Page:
April 27th, 2006 16:21 EST
Holocaust Legacy Demands Opposing Evil By Vince Crawley
Washington -- "The world must learn from the past and ensure that the
racist hate preached by Hamas and Iran`s new president cannot evolve into actual acts of genocide and massive violence", Deputy Secretary of State Robert Zoellick said at a Holocaust commemoration April 27.
Zoellick believes the United States can help defeat the ideologies of
militant Islamists by promoting policies that encourage tolerant,
democratic governments in the Muslim world. He also called for greater
international involvement in the ethnic conflict in Darfur. (See Darfur
Humanitarian Emergency (http://usinfo.state.gov/af/africa/darfur.html).)
Bearing witness means learning from history " but knowledge is not
enough, " Zoellick told members of Congress, concentration camp survivors and their liberators.
Bearing witness also means acting against evil, " Zoellick declared at the U.S. Capitol during the National Commemoration of the Days of Remembrance.
The Days of Remembrance marked the anniversary of the liberation of
concentration camps at the end of World War II, when Allied armies halted Nazi Germany`s program of genocide-- which included the organized murder of 6 million Jews and millions of other minorities.
In emotional language, Zoellick spoke of the shock and revulsion "
Allied soldiers felt as they discovered camps filled with the dead and
dying in the final days of World War II. He reminded his listeners that
former German chancellor, Adolf Hitler, had methodically described his
plan of racial extermination in stark frankness " in his book Mein Kampf two decades earlier, but that a complacent world ignored Hitler`s plan until it was well under way.
Zoellick noted that the United States itself is not immune to dangerous attitudes " of race and ethnicity. Elsewhere in the world, he expressed concern about the election of Hamas leadership in the Palestinian territories, and the election of Mahmud Ahmadi-nejad as the president of Iran. Ahmadi-nejad has called for attacking Israel and denied that the Holocaust ever happened.
None of us should take Israel`s position for granted, " Zoelick said.
The election of Hamas looks like a return to 1947, when the country`s
neighbors refused to accept Israel`s very existence, " Zoellick said. In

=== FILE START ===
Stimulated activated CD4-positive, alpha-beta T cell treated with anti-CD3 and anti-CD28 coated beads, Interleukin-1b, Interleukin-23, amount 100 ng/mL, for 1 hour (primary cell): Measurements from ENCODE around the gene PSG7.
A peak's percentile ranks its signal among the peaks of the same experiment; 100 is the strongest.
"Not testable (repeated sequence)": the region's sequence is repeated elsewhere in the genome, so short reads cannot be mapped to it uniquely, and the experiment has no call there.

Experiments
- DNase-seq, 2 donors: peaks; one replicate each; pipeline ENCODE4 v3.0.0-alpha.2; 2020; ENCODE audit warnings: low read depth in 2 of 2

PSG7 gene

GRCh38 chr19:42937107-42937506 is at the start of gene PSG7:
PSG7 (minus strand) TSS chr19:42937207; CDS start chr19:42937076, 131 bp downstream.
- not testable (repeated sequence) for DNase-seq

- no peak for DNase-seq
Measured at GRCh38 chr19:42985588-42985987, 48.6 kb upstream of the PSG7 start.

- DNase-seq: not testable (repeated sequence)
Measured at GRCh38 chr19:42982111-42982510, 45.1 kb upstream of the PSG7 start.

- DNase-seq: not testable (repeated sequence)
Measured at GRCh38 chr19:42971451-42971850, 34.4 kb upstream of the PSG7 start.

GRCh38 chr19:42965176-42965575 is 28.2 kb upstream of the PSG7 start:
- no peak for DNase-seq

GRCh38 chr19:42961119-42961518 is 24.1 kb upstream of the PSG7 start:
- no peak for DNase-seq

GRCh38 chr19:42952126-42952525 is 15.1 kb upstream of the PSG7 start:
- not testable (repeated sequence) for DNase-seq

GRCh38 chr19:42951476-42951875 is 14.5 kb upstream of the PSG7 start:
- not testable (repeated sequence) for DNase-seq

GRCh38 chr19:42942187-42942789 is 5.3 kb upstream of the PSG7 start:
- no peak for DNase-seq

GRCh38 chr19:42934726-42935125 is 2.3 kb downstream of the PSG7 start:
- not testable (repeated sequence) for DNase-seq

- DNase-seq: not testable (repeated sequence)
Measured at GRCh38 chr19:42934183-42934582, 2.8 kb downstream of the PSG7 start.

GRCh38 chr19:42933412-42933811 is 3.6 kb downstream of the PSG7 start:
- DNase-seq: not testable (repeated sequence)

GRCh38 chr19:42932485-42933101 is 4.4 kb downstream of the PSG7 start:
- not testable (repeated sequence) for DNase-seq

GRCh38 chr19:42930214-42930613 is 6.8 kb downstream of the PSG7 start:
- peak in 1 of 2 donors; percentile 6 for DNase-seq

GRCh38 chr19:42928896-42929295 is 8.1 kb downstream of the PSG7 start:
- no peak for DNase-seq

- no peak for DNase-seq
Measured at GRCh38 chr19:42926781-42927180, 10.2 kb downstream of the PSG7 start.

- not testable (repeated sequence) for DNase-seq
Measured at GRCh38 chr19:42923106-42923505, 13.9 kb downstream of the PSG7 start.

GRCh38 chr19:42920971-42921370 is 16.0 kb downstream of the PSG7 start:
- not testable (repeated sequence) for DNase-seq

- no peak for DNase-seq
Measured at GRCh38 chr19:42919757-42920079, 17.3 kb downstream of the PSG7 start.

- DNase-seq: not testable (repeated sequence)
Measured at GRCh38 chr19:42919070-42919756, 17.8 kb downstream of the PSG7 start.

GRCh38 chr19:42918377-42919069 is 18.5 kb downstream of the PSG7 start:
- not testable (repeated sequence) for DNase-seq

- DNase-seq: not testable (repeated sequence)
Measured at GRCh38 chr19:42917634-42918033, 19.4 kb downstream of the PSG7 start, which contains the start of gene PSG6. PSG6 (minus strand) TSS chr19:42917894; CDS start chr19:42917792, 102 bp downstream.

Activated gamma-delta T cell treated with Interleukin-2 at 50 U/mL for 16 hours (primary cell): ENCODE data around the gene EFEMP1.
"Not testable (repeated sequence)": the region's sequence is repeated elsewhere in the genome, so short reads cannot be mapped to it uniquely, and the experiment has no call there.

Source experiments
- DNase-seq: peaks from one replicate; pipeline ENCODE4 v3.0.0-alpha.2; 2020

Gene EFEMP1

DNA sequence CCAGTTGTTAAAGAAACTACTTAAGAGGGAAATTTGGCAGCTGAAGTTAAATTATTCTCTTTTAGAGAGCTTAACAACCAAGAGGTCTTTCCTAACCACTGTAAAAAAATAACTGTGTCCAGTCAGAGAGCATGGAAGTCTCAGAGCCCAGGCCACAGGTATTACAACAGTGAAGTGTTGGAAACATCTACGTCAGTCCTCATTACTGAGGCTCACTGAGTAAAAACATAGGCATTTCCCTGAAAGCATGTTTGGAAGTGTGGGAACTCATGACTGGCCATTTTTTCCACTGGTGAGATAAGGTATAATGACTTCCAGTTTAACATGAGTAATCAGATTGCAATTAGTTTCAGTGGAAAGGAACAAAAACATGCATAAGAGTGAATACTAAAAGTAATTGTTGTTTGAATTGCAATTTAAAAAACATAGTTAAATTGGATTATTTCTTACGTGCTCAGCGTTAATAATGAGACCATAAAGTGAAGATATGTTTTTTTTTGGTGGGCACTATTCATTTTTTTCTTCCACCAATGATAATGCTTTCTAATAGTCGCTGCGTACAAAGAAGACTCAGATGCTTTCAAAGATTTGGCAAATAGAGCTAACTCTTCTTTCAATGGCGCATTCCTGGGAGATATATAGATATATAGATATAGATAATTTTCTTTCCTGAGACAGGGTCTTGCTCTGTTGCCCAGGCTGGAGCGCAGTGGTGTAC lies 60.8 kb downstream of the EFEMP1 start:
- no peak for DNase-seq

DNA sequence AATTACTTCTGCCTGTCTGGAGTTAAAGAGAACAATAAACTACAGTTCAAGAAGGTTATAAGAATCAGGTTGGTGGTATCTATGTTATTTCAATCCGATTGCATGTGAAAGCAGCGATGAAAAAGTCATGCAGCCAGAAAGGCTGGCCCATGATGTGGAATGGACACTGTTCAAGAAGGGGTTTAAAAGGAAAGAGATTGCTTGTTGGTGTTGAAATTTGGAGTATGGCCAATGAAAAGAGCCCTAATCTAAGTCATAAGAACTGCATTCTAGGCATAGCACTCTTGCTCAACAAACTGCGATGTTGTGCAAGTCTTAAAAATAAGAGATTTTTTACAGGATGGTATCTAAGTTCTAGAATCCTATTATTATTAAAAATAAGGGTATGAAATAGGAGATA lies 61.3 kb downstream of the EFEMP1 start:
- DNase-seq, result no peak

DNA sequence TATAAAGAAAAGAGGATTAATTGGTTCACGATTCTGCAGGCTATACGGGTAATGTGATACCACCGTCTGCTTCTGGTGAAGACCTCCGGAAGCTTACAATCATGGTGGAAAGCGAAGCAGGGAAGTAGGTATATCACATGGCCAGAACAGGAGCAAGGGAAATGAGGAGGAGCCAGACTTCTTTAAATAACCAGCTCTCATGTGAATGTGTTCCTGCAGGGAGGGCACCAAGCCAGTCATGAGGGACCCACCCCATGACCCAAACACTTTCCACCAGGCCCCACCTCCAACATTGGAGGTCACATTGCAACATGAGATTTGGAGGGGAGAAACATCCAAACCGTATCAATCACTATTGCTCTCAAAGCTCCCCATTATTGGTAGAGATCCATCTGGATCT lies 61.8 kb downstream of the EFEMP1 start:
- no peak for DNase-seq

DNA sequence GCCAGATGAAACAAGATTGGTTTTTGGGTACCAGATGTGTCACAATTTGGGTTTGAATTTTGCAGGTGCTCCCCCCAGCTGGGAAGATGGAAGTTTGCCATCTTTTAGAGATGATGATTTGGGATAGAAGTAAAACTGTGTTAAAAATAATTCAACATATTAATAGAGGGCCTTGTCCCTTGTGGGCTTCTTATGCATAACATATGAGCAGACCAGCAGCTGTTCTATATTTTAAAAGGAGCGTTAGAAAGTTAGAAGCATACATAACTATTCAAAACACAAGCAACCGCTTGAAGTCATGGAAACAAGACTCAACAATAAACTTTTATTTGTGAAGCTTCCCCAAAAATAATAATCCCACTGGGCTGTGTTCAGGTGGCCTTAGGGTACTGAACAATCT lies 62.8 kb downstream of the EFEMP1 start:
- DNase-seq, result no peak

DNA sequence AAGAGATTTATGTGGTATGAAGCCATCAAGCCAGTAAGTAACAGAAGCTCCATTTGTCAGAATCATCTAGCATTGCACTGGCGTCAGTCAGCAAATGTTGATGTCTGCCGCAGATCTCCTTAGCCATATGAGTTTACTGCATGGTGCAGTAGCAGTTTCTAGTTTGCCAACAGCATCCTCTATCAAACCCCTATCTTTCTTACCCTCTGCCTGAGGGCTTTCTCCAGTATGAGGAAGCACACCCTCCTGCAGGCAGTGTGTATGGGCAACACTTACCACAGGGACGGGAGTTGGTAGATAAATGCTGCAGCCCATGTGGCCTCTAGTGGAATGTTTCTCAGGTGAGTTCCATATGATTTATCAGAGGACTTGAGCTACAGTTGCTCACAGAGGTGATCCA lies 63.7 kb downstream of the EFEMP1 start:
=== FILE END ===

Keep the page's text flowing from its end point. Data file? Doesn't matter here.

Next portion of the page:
its response to the recent terrorist Passover bombing in Israel, Hamas
continued to rationalize terrorism and feed hatred. Instead of facing up to the challenges of creating a democratic Palestinian state, Hamas has
retreated to blaming the Palestinians` problems on the Jews. " (See related article (http://usinfo.state.gov/mena/Archive/2006/Apr/17-359173.html).)
Zoellick said that he finds it equally troubling " that the modern
Jewish democracy that emerged from the Holocaust " today faces a new threat from Iran`s leader, Mahmud Ahmadi-nejad, who denies the very existence of that Holocaust " who threatens to wipe Israel and its people off the map " and who seeks nuclear weapons. "
Ahmadi-nejad`s threatening words are clearly spoken and easy to
understand, Zoellick said. And the threat he poses is not just to Israel,
but to the world, " he said. That is why the United States is working to
build a global coalition to prevent Iran from acquiring weapons of mass
With the new Iranian president and the rise of Hamas, also known as the Islamic Resistance Movement, we are seeing scenes from the rise of political Islam, " Zoellick said. Theirs is a violent strain of radicalism
that seeks to pervert a religion into an ideology of hatred and racism. "
At the same time, a struggle for the soul of Islam " is taking place
throughout the Muslim world, he said. While some use religion to justify murder, other Muslims honor Islam`s noble past, welcoming diverse thought and living peacefully with people of other faiths, including Judaism. "
The United States cannot determine the winner of this epic struggle for
the soul of Islam, Zoellick said. Only fellow Muslims can lead their
brothers and sisters of faith to a better Islamic future, " he said.
Zoellick also spoke of his several visits to Rwanda, where more than
800,000 people were murdered in a genocidal rampage in 1994. Twelve years later, Rwandan peacekeepers in Sudan show us what it means to bear witness to genocide, " Zoellick said. The Rwandans are among the best of the [African Union] peacekeepers. They are serious men and women. They know what genocide is, and they are determined to do everything they can to stop it. "
The deputy secretary called on global leaders to press for a peace
settlement to the Darfur conflict in Sudan and to transition the African
Union peacekeeping force to a larger, more robust " peacekeeping mission with a U.N. mandate and strong NATO support.
There is resistance to overcome, but it must be done, " Zoellick said.
There is no time to waste. "
Zoellick also echoed a biblical passage from the Book of Isaiah that is
quoted on the wall of the Holocaust Museum in Washington. We are all
witnesses, " he said. As witnesses, we are here to remember. As witnesses, we must be ever vigilant. But above all, witnesses cannot be bystanders. "
For additional information see International Religious Freedom
(The Washington File is a product of the Bureau of International
Information Programs, U.S. Department of State. Web site:
Source: The Dept. of State